Thursday, October 15, 2009
A Very Special Dog
Pepper was my Doberman Pinscher. She wasn't your average dobie and she never would have made the show dog circuit, but she was very special to me and her family.
A friend gave Pepper to me when she was only 7 weeks old. Two days after she came to live with us, she came down with a terrible illness that almost took her very young life.
With the help of a good vet, I nursed her back to health, yet she never grew to be quite as big as most female dobies. That didn't matter, she had a big heart.
We lived in the country and had a TV antennae tower, in order to receive the basic networks channels. The tower was behind our house and next to the fence where Pepper's doghouse was.
It just so happened that that tower was like a lightening magnet. Lightening struck it at least twice while we lived there.
Trust me when I say that Pepper hated and feared lightening after that. At the first distant rumble of thunder, she was hunting for another place to hide, definitely not in her doghouse!
Aside from the lightening, Pepper was fearless. She was an intelligent companion and family protector. She was well behaved and did just about anything I asked of her. She was a fierce guard dog when needed but was gentle to all who knew her. Pepper even loved cats, especially ours, whom she raised from a tiny kitten.
As Pepper got older, she went completely deaf; I suppose the cause was due to the lightening strikes and thunderous, roaring boom they caused. We were at home both times and it was like someone exploded a huge bomb in our back yard.
Due to her deafness, Pepper learned to literally read our minds. All I had to do was think of what I needed her to do and she, like the good dog she was, would obey instantly.
Pepper outlived most dogs of her type and was with me for 14 and a half years, until one day she was too old and sick to get up. I knew it was time and so did she. I called the vet and he drove out to our home.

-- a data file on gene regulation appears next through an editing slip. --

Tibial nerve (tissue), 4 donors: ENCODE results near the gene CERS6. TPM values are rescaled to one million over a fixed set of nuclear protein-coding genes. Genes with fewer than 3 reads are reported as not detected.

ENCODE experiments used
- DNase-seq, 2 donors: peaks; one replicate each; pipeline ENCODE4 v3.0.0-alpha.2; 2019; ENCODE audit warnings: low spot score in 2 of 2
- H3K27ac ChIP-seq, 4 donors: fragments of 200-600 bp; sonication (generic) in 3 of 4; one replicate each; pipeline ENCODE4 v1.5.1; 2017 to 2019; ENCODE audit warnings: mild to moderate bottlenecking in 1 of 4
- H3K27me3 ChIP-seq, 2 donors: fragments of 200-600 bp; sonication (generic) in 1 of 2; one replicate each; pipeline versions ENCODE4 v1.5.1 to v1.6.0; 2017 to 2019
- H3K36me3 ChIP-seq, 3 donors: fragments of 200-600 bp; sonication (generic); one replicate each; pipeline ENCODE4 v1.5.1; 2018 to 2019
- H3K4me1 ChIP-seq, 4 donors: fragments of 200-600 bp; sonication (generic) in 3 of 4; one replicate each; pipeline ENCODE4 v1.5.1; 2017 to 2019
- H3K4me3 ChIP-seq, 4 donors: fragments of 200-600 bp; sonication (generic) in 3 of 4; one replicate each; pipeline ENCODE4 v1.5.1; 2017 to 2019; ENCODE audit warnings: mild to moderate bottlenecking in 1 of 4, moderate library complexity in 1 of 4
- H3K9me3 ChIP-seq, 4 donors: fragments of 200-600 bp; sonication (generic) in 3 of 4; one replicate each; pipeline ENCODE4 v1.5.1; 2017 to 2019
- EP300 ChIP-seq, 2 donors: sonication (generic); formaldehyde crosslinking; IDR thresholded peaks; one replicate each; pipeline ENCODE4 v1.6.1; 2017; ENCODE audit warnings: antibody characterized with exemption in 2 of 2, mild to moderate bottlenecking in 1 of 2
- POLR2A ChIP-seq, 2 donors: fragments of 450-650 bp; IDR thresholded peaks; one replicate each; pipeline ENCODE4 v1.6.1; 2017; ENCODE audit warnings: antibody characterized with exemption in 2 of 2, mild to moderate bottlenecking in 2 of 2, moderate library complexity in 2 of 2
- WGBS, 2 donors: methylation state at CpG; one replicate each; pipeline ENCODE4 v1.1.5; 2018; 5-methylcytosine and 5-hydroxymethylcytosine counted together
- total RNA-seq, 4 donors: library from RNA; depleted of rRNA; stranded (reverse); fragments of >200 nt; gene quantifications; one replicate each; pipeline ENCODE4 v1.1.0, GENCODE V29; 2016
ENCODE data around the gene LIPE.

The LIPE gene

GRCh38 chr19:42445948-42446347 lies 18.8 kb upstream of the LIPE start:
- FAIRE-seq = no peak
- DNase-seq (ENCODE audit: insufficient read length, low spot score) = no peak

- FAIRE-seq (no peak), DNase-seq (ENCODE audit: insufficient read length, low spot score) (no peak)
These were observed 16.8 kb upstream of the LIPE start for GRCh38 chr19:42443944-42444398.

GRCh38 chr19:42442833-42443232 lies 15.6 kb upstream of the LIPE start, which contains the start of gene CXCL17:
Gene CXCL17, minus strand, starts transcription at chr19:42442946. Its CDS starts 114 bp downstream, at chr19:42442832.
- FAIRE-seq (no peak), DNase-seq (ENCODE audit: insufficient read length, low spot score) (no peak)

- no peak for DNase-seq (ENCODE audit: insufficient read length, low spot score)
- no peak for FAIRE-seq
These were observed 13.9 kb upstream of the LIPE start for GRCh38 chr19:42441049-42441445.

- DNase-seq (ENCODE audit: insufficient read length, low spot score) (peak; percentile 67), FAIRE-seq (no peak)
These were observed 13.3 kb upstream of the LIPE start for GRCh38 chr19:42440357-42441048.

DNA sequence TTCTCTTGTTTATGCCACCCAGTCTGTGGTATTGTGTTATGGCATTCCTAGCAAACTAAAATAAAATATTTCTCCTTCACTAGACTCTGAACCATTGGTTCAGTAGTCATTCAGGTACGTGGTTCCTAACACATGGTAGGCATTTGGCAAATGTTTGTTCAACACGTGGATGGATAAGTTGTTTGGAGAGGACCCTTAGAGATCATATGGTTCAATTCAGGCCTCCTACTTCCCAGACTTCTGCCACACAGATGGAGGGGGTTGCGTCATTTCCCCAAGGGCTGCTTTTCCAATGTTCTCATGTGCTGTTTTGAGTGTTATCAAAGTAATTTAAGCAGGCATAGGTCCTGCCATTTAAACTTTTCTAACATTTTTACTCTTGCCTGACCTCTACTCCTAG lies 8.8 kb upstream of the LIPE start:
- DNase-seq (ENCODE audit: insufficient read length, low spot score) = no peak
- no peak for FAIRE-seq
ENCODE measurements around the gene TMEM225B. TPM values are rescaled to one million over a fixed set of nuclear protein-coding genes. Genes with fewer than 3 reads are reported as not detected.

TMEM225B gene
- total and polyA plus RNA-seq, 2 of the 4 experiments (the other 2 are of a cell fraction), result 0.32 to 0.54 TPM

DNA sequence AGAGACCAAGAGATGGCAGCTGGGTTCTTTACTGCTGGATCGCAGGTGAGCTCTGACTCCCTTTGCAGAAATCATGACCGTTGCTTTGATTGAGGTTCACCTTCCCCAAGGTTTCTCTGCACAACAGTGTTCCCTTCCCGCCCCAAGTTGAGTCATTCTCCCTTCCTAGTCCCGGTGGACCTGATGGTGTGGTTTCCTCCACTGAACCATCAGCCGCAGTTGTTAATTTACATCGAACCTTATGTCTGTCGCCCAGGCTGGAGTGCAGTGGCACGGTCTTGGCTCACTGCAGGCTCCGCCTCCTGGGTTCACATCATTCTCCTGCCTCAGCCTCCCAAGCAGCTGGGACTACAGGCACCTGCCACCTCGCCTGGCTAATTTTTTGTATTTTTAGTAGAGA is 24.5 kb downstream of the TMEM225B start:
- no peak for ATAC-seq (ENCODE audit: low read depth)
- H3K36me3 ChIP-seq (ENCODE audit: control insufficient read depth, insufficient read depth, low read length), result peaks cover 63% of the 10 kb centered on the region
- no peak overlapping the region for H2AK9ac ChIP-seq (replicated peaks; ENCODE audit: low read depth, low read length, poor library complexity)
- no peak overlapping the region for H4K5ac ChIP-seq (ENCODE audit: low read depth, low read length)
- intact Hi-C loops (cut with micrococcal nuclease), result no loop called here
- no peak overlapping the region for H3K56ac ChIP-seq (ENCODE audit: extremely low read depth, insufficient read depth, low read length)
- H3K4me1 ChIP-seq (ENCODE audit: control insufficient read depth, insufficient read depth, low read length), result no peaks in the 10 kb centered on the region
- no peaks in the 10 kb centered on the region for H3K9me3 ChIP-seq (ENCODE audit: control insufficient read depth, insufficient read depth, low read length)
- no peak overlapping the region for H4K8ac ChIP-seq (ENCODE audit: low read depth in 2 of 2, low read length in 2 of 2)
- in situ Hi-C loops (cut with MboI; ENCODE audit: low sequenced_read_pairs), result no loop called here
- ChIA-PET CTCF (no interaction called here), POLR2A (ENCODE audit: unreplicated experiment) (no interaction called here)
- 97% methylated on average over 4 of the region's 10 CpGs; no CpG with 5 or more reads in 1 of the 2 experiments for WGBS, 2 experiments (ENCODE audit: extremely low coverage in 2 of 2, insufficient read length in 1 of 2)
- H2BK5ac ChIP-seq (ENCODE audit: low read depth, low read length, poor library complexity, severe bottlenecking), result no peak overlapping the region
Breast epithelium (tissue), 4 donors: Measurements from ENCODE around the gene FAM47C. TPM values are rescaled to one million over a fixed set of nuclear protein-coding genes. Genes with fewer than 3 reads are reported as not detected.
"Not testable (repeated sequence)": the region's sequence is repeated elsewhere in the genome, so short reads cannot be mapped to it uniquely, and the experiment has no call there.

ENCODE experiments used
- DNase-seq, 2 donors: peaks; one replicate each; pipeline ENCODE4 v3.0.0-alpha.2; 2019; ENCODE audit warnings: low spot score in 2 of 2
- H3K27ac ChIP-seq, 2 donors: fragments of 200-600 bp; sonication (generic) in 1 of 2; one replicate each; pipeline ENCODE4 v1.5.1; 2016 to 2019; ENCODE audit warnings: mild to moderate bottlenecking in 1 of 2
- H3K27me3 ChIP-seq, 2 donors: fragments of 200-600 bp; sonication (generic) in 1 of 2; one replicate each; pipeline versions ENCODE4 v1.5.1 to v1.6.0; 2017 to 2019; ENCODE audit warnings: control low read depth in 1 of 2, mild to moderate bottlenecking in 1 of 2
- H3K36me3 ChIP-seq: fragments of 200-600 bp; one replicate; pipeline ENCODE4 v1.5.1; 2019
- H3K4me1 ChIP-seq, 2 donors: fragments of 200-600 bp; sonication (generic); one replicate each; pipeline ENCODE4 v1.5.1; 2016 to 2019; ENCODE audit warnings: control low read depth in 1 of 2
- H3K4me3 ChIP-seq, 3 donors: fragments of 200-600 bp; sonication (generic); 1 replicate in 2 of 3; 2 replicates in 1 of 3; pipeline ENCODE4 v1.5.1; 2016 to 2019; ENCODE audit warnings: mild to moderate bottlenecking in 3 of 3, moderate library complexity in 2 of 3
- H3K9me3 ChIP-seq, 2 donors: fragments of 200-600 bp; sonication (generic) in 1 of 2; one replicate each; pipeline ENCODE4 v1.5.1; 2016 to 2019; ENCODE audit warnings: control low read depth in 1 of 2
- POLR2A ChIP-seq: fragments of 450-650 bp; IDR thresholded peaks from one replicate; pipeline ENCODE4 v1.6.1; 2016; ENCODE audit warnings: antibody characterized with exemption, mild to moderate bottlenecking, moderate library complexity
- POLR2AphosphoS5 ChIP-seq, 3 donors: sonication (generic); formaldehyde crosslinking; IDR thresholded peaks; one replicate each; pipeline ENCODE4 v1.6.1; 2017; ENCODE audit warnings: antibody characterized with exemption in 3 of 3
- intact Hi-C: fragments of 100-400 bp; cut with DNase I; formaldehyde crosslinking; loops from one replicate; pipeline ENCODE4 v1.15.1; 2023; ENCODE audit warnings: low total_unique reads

As Pepper laid her head in my lap, she looked at me with those soft brown eyes, as if to say, "It's
ok, I'm ready."
I spoke the words, "I love you, my Pepper." and she exhaled and was gone. I bawled for hours.
Not a day went by that I didn't tear up every time her name was mentioned. I sometimes still do, yet I know she will always be with me... she showed me.
I buried her that day, in our back yard. Our other dogs would refuse to go near the grave.
Pepper was buried, wearing the red collar that was her favorite. She had others but she liked that one best.
It was a year after Pepper had died and I kept seeing movement on the back porch, a glimpse of Pepper as she spun round and round like she used to, when she knew I was about to step outside.
I figured it was just my imagination, wishful thinking. Pepper was gone and nothing could bring her back.
Our girl Sheltie (Bea) had made a home in Pepper's old doghouse but one day, Bea refused to go into the doghouse, even though it was raining.
I figured there might be a wasp nest or scorpion, so I pulled out the dog blanet and what came with it, was amazing. There in the blanet was Pepper's red collar. It was still buckled, just as it had been around her neck when we buried her.
I checked and Pepper's grave was undisturbed. All was as it had been.
Several years later we moved from that house, to a farm. We still had the cat that Pepper had raised, the cat who missed Pepper almost as much as I did.
I kept that collar and when my cat died at age 17 and a half, we buried him with Pepper's collar. They are together now and at peace.
I still miss them both. I always miss them but I know that they are always with me, in my heart.